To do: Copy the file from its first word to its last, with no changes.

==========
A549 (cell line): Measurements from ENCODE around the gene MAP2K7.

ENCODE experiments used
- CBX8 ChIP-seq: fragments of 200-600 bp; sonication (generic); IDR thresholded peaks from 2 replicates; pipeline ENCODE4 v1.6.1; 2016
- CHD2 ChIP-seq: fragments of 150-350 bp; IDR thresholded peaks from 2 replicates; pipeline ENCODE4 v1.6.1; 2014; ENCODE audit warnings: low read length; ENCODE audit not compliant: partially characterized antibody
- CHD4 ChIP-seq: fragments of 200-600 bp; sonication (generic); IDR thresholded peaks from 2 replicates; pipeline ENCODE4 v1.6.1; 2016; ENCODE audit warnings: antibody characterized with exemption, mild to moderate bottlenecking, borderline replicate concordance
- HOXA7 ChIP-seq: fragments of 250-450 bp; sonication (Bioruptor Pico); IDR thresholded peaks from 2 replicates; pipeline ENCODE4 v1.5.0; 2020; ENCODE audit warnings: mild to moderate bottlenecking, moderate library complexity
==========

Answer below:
A549 (cell line): Measurements from ENCODE around the gene MAP2K7.

ENCODE experiments used
- CBX8 ChIP-seq: fragments of 200-600 bp; sonication (generic); IDR thresholded peaks from 2 replicates; pipeline ENCODE4 v1.6.1; 2016
- CHD2 ChIP-seq: fragments of 150-350 bp; IDR thresholded peaks from 2 replicates; pipeline ENCODE4 v1.6.1; 2014; ENCODE audit warnings: low read length; ENCODE audit not compliant: partially characterized antibody
- CHD4 ChIP-seq: fragments of 200-600 bp; sonication (generic); IDR thresholded peaks from 2 replicates; pipeline ENCODE4 v1.6.1; 2016; ENCODE audit warnings: antibody characterized with exemption, mild to moderate bottlenecking, borderline replicate concordance
- HOXA7 ChIP-seq: fragments of 250-450 bp; sonication (Bioruptor Pico); IDR thresholded peaks from 2 replicates; pipeline ENCODE4 v1.5.0; 2020; ENCODE audit warnings: mild to moderate bottlenecking, moderate library complexity